A Tour of the Acadian Peninsula, New Brunswick, Canada

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I’m at the opening ceremony of the 53rd Acadian Festival in Caraquet and I’m feeling slightly uncomfortable to be British. Here in the Acadian peninsular, “Great Expulsion” is still very much on everyone’s mind.

That was when Charles Lawrence, the British Governor, decided to round up and expel the entire Acadian community, over eleven thousand French settlers, from Nova Scotia. He used the war with France as an excuse, but, in reality, it was really a land grab for the most fertile soil in the province. They were scattered to other British colonies, some went back to France, others went to Louisiana and some even ran away and hid in what is now the Acadian peninsula here in New Brunswick.

Of course, people tell me not to worry, after all it was a very long time ago, and I receive a wonderful welcome from these French speaking Canadians. Surprisingly, their culture is very much alive and over the course of my week here I’m treated to their traditional music, eat Acadian traditional dishes, and visit a village inspired by renowned Acadian novelist, Antonine Maillet. The land here is not much good for farming so the Acadians became skilful fishermen. It’s still very much a way of life which means that lobster, clams, scallops and fish are plentiful.

The Acadian Peninsula is in the North East of New Brunswick and I take the Via Rail overnight service from Montreal to Bathurst. This is a comfortable way to travel and I have a sleeper cabin with a shower and toilet to myself. From Bathurst, it’s a pleasant hour’s drive to Caraquet along a winding shore, populated by simple wooden cottages, many flying the distinctive Acadian flag. This is the French tricolor with a bright yellow star, representing the Stella Maris, the star of the sea, which guides sailors in storms.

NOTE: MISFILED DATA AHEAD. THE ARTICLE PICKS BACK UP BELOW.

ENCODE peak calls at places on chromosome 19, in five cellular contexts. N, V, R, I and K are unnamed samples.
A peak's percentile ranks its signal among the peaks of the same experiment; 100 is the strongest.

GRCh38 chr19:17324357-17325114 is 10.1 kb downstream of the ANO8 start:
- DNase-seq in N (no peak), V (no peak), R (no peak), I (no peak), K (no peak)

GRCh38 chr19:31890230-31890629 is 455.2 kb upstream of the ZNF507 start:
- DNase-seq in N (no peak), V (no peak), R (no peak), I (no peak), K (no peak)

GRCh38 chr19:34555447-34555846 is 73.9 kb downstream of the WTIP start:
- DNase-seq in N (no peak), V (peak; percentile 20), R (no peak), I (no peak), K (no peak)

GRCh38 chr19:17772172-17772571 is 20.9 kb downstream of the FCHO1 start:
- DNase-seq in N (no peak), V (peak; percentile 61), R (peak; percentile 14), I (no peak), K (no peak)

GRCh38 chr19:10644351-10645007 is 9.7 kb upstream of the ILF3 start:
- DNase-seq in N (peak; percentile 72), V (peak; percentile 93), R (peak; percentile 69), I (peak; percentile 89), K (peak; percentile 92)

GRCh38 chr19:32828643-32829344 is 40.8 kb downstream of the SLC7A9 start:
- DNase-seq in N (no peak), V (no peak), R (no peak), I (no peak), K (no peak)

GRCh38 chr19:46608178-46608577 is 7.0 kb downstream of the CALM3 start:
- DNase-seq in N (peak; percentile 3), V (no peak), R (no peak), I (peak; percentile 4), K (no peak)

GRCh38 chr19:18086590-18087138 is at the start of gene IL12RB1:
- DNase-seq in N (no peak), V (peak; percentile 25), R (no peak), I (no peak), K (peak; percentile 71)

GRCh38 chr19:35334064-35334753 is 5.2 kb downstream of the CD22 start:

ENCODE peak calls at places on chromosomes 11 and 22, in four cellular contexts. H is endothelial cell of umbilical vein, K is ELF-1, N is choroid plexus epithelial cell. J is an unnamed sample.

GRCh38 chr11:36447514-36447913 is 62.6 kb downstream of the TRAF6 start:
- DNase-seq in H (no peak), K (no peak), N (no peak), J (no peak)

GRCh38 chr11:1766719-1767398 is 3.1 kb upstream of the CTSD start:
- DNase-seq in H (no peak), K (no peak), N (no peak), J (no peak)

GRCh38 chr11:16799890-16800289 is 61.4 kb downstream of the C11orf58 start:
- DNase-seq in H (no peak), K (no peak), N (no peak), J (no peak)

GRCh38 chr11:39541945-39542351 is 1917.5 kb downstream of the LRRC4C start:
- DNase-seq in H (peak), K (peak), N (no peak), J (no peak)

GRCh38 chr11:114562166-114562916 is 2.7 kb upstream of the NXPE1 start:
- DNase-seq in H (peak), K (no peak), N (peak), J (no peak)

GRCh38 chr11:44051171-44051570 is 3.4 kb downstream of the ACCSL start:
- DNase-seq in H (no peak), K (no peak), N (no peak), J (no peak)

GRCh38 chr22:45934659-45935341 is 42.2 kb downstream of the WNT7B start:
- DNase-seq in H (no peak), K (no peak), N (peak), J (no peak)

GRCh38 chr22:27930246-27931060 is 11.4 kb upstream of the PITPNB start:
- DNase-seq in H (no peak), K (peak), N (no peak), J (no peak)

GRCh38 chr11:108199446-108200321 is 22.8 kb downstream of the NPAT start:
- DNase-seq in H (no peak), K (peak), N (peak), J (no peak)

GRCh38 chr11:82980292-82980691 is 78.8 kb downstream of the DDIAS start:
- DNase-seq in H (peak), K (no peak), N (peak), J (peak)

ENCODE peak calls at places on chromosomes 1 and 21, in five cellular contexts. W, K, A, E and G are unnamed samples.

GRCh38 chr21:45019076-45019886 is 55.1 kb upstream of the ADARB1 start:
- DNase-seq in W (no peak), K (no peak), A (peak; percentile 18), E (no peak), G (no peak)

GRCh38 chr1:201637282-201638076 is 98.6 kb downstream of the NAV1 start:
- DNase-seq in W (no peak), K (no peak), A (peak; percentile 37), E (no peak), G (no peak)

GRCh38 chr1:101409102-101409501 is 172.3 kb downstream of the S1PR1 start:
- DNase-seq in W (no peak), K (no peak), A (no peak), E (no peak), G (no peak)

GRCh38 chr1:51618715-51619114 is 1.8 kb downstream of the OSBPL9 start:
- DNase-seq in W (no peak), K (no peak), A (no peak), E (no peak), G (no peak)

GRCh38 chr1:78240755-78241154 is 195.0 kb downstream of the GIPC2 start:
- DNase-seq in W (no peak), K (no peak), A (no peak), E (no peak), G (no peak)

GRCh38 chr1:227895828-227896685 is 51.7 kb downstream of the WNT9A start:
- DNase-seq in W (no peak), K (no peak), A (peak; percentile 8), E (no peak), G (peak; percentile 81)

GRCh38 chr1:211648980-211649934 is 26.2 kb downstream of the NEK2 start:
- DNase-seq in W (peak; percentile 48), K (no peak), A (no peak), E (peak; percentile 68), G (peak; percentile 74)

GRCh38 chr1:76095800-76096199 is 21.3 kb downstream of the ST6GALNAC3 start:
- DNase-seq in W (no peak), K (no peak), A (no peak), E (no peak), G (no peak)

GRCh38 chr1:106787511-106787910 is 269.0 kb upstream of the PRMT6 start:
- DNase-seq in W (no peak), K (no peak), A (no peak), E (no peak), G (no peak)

Further down the coast, just outside the town of Bouctouche, Le Pays de la Sagouine is another reconstruction of a traditional fishing village on a tiny island. Antonine Maillet is a famous Acadian writer and her play, La Sagouine, deals with the life of an Acadian domestic. These characters are brought to life in the village with daily live performances of theatre, music, comedy, and dance. You can eat and drink here and it’s worth trying Poutine Râpée an Acadian specialty – a filling potato dumpling stuffed with salted pork.

From my base in Caraquet, I set out to explore the Eastern parts of the Acadian Peninsula. It’s about half an hour to Shippagan, New Brunswick’s commercial fishing capital, full of brightly colored boats. In the center of town is the New Brunswick Aquarium and Marine Centre featuring more than 100 species of fish and invertebrates from the Gulf of St. Lawrence, and the lakes of Atlantic Canada. A unique attraction is their collection of colored lobsters which can come in yellow, tangerine, white, and even blue. These are so rare that fishermen only catch one in a few million.

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